On their long-awaited third album, Welcome Interstate Managers, Fountains Of Wayne tackle such time-honored pop subjects as love, work, frustrated commuters, drunken salesmen, retired airline pilots, pressured quarterbacks, bad waitresses, vegan entrepreneurs, clip-on ties, exploding cell phones, lawn mowing, vacations without the kids, New England snowstorms, lousy directions, and, of course, Face The Nation.
Stylistically, the new album finds the group (which also includes guitarist Jody Porter and drummer Brian Young) stretching out considerably. In addition to the trademark FOW power-pop of songs like "Bright Future In Sales" and "Stacy's Mom", there is the acoustic-based intimacy of tracks like "Valley Winter Song", "Hackensack" and "Hey Julie"; trashy guitar rock on "Little Red Light" and "Bought For A Song"; the pop-orchestral flourishes of "Mexican Wine" and "Halley's Waitress"; the laid-back shuffle of "Peace And Love"; hints of 60's psychedelia on songs like "No Better Place" and "Supercollider"; and even a country song ("Hung Up On You", which features a guest appearance by pedal-steel phenom Robert Randolph).
But what holds it all together is FOW's consistent storytelling ability, as well as an unerring gift for melody. The characters that populate the songs on Welcome Interstate Managers cope with relationships, jobs, hangovers, and traffic jams in a way that will be instantly familiar to anyone who's ever been in love, employed, hungover, and/or stuck in traffic. And, as always, the songs take up permanent residence in your brain after only one listen.
Collingwood and Schlesinger say they began playing music together in college "sometime in the previous century." They performed together in a series of bands with names such as Are You My Mother? and Three Men Who When Standing Side By Side Have A Wingspan Of Over Twelve Feet. At one point in the early 90's, they even began work on an album for a start-up indie label, which soon folded, and the album was never finished or released. They claim to be quite grateful for this in hindsight.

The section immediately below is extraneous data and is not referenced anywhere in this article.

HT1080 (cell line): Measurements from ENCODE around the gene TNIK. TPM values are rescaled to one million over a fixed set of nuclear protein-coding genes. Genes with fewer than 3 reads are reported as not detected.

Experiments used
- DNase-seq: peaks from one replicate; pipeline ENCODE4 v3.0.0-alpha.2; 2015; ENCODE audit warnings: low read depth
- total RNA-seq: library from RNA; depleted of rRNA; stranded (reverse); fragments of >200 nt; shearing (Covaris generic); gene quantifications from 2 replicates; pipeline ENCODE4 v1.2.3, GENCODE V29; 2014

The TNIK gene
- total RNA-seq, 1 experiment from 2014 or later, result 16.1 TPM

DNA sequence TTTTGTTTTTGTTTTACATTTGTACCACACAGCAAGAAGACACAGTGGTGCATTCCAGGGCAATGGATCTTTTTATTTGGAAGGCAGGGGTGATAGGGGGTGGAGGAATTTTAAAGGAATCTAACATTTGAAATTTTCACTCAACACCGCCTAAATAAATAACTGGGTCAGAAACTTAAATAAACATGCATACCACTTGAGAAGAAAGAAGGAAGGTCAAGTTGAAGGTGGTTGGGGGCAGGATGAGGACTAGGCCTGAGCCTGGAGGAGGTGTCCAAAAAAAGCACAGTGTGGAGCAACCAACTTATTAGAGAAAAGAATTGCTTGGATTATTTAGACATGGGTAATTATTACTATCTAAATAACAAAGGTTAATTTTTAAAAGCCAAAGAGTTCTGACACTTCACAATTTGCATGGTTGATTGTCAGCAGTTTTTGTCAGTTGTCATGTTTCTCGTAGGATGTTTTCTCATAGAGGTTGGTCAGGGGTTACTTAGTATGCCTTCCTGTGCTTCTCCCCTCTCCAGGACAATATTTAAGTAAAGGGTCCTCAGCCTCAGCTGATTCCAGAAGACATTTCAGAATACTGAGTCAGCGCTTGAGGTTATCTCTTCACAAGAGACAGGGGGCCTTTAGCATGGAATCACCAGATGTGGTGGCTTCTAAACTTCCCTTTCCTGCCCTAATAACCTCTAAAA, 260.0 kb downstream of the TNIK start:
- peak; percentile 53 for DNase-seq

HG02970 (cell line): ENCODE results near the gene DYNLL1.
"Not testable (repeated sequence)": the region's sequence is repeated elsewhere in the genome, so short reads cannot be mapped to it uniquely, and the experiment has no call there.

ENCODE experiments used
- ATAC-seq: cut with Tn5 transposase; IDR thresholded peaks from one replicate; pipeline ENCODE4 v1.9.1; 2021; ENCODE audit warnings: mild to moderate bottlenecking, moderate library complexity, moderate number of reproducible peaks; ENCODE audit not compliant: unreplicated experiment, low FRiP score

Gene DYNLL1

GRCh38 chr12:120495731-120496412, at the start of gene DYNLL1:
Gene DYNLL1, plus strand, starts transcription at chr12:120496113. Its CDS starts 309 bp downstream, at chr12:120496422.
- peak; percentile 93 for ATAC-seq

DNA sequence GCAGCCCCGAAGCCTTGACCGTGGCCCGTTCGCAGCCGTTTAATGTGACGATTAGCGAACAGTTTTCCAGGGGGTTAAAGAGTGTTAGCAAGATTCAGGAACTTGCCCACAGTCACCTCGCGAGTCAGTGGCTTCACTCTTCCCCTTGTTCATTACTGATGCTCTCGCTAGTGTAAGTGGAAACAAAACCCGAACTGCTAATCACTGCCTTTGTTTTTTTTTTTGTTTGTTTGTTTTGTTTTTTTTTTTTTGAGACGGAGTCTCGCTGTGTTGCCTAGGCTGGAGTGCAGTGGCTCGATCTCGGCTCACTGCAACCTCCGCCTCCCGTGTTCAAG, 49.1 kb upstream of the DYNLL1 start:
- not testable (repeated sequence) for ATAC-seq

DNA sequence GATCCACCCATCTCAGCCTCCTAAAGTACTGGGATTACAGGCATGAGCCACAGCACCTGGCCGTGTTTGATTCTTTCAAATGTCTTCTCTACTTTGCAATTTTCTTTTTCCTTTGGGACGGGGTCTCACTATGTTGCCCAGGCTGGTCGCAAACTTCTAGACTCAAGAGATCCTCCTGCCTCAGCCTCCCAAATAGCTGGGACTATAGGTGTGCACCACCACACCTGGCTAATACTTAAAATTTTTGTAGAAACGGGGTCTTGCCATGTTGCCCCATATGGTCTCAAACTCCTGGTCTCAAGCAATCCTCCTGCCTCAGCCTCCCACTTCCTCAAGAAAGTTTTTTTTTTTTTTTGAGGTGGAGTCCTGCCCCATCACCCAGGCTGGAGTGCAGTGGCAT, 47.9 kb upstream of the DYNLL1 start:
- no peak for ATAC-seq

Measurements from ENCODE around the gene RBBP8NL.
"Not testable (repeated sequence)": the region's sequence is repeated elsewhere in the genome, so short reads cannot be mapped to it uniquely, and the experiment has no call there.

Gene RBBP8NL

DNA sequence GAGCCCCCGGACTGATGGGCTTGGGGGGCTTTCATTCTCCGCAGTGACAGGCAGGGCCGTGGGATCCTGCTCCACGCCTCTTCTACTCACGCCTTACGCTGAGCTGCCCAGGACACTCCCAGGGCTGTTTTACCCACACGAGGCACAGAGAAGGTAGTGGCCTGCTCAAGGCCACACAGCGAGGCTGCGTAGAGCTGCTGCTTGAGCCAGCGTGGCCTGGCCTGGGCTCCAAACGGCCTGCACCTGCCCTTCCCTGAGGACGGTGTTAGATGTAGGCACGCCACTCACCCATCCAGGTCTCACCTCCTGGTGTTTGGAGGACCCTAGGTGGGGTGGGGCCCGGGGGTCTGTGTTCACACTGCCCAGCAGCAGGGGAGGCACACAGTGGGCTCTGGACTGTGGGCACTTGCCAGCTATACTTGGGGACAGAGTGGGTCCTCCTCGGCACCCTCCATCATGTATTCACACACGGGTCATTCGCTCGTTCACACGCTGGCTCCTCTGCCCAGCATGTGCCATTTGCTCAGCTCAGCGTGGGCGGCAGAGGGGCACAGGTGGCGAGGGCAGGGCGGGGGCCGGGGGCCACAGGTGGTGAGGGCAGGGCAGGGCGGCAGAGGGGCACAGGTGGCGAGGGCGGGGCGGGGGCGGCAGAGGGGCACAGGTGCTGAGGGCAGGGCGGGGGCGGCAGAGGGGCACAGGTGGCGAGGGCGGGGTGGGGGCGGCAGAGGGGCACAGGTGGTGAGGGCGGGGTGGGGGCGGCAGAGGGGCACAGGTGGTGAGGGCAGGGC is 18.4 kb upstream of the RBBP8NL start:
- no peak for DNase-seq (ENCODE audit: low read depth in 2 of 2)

After a brief respite, the duo reconvened in New York City, and formed FOW around an inspired batch of new songs. They named their new group after a lawn ornament store in Wayne, NJ, near Schlesinger's hometown of Montclair (the store has since gained further notoriety thanks to multiple appearances on HBO's The Sopranos). Although the debut album Fountains Of Wayne was recorded largely as a duo, Porter (formerly of The Belltower) and Young (formerly of The Posies) joined the band shortly before the record's release in 1996. The subsequent radio and video success of songs like "Radiation Vibe" and "Sink To The Bottom" kept the foursome on the road for over a year.
Their sophomore release, 1999's Utopia Parkway, a cycle of songs set in and around the Tri-State Area, expanded the band's fanbase both at home and abroad, and showed up on dozens of year-end "Best Of" lists. Again, the group toured the world extensively for over a year, and for no particular reason learned how to say "I am an umbrella" in over a dozen languages.
Then, after a lengthy hiatus during which they discovered many interesting things about the music business, Fountains Of Wayne began work on the songs that became Welcome Interstate Managers. Schlesinger and Collingwood produced the new album along with longtime collaborator Mike Denneen, and in addition to the aforementioned Robert Randolph also features guest appearances by former Smashing Pumpkin James Iha, Boston-based singer/songwriter Jen Trynin, and others.